Gallery Exhibits ‘The Uneven Terrain of America’s History'
The exhibit examines the recent collages, book-constructions and installations of New York based artist Randy Williams.
Weston, Mass. – "The Uneven Terrain of America’s History," the third of three art exhibitions exploring themes of social justice, examines racism through the personal observations of New York-based artist, Randy Williams. The show opens on March 30 with a reception on Thursday April 9 (4-7:00 p.m.) in the Thompson Gallery at The Cambridge School of Weston.
"The Uneven Terrain of America’s History," curated by Todd Bartel, spans two galleries in The Cambridge School of Weston’s sprawling Garthwaite Center for Science and Art. “The show examines the provocative installations, collages and book constructions of Randy Williams, whose work chronicles, exposes and examines racism in many forms,” Bartel said. The separate room installation “Irrational Acts of Inclusion/Rational Acts of Exclusion” will run the first five weeks only (March 30 to April 30), in the Garthwaite’s specialized gallery known as “Installation Space,” while the Thompson Gallery exhibit itself runs through June 15.
Randy Williams, is a well-seasoned and well-celebrated African-American artist living in West Harrison, New York, and a professor at Manhattanville College, Purchase, NY (Studio Art Department Chairman 1992-1998). Williams also lectures and teaches at The Metropolitan Museum of Art’s Office of Student and Teacher Programs, New York, NY. Williams has received numerous awards including a National Endowment for the Arts Fellowship, the American Academy in Rome Fellowship, The New York State Council on the Arts and the New York Foundation for the arts sculpture Fellowships. Additionally, in 2007, Williams was awarded the New York State Art Teachers Association, Region 7 Art Educator of the Year Award, adding to a long list of many other Educational awards.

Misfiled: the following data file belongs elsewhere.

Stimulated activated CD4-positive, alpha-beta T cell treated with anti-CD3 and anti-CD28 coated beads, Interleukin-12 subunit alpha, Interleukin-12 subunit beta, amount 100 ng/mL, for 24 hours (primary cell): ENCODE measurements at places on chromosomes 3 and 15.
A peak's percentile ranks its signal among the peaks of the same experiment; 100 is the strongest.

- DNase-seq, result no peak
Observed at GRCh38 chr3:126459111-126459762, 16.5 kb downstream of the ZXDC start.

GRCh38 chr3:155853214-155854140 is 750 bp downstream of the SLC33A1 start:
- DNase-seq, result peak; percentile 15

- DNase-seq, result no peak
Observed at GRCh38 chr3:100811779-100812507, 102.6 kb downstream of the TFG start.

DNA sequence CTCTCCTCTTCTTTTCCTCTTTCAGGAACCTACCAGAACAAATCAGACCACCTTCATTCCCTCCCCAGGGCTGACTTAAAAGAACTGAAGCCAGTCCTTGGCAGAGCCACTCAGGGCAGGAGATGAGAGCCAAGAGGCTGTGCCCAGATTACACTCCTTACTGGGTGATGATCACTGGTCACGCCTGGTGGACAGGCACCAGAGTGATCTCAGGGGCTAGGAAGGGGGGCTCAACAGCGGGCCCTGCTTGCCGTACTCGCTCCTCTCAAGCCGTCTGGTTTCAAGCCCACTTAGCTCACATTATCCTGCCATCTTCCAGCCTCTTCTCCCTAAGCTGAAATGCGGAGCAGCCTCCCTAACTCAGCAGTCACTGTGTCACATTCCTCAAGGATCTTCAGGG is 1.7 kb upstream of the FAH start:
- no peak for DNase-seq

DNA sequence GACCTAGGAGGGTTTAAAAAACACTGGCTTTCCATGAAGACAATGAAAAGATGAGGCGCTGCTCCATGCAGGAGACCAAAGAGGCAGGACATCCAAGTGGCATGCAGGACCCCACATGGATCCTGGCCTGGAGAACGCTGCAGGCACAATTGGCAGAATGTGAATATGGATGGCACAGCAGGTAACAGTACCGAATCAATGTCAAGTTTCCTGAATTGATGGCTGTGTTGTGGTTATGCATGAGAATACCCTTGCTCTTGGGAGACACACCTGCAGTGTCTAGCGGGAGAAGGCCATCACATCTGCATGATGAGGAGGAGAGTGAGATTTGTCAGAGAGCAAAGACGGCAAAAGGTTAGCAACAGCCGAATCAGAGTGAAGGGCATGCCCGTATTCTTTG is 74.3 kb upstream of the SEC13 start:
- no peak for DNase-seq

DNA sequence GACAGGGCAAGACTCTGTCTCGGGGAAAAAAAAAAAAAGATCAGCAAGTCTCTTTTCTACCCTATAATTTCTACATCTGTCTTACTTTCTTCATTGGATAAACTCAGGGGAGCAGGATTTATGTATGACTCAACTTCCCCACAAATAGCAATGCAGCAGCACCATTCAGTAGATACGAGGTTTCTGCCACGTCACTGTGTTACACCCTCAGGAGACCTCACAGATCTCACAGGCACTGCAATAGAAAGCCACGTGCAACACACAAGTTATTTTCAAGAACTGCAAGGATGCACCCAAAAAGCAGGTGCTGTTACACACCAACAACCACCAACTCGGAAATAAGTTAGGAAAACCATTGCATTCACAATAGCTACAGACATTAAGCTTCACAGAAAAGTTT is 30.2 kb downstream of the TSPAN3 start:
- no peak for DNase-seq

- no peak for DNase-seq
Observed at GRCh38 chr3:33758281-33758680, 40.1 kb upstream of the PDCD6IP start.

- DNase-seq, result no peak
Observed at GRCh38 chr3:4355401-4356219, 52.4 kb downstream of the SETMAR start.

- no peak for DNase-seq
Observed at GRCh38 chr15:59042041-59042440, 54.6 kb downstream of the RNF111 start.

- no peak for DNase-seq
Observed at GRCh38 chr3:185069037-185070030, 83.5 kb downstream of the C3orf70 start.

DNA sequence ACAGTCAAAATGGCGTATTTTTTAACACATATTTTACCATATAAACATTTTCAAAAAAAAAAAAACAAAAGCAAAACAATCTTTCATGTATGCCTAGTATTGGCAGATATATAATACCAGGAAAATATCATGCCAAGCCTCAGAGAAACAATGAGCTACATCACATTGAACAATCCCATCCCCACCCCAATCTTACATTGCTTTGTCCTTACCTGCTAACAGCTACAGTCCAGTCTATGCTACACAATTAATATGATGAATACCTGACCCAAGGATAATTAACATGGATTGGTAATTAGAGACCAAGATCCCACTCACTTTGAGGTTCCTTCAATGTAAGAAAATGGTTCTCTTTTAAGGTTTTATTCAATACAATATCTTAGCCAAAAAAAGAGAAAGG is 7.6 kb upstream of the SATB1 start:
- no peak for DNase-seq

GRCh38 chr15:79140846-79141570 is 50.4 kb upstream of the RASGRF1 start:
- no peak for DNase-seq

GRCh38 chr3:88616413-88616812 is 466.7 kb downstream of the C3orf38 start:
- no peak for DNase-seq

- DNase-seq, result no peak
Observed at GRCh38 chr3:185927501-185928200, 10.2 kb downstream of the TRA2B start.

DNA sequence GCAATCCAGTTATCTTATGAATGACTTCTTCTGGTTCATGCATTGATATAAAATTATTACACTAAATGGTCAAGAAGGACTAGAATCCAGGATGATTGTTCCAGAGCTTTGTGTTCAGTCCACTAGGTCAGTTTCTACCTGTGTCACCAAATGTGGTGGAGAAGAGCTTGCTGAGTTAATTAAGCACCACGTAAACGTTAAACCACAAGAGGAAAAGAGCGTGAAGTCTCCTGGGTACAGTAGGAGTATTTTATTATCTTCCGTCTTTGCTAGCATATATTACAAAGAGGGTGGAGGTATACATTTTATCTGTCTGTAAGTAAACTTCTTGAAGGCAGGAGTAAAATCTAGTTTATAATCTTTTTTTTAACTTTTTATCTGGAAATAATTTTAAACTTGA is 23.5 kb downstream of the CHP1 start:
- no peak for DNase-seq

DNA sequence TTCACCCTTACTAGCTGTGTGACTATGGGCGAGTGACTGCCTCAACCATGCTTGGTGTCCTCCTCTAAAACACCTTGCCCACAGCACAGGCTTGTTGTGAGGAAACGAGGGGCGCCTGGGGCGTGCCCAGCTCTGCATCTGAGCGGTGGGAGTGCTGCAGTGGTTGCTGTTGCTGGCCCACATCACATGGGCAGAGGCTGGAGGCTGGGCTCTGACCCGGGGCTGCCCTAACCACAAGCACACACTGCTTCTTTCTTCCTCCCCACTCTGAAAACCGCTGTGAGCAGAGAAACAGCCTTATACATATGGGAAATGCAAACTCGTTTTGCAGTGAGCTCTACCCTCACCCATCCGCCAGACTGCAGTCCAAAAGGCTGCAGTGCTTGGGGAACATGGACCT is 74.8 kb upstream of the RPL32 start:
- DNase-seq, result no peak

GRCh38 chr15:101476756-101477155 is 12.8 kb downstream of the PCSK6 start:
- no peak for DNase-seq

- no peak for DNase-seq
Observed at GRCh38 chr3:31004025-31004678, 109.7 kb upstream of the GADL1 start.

“The expanded palette and the specificity of Williams materials cannot go unnoticed,” Bartel said. “His conceptual juxtapositions render injustices, experienced and researched, with objective and guileless critical perceptions. Viewing and considering his work is tantamount to being swept up by the gravity of an intervening force—what is revealed demands attention, great care, sobering acknowledgement and subsequent work.”
Williams, who originally was trained in science and medicine, found art at a time when he was able to translate the racism he experienced “without anger,” Williams said. “When I was young I was restrained and incapable of correcting injustices inflicted upon me. Now that I am stronger and have the capacity to view the world differently, I often use my artwork to comment on a personal history.” “I have lived long enough that I deserve to be able to make statements about the things I have observed,” he said.
"The Uneven Terrain of America’s History," opens March 30, and runs through June 15, 2009. A special evening lecture, which is open to the public, will take place Monday, May11, 7-8:30 p.m.
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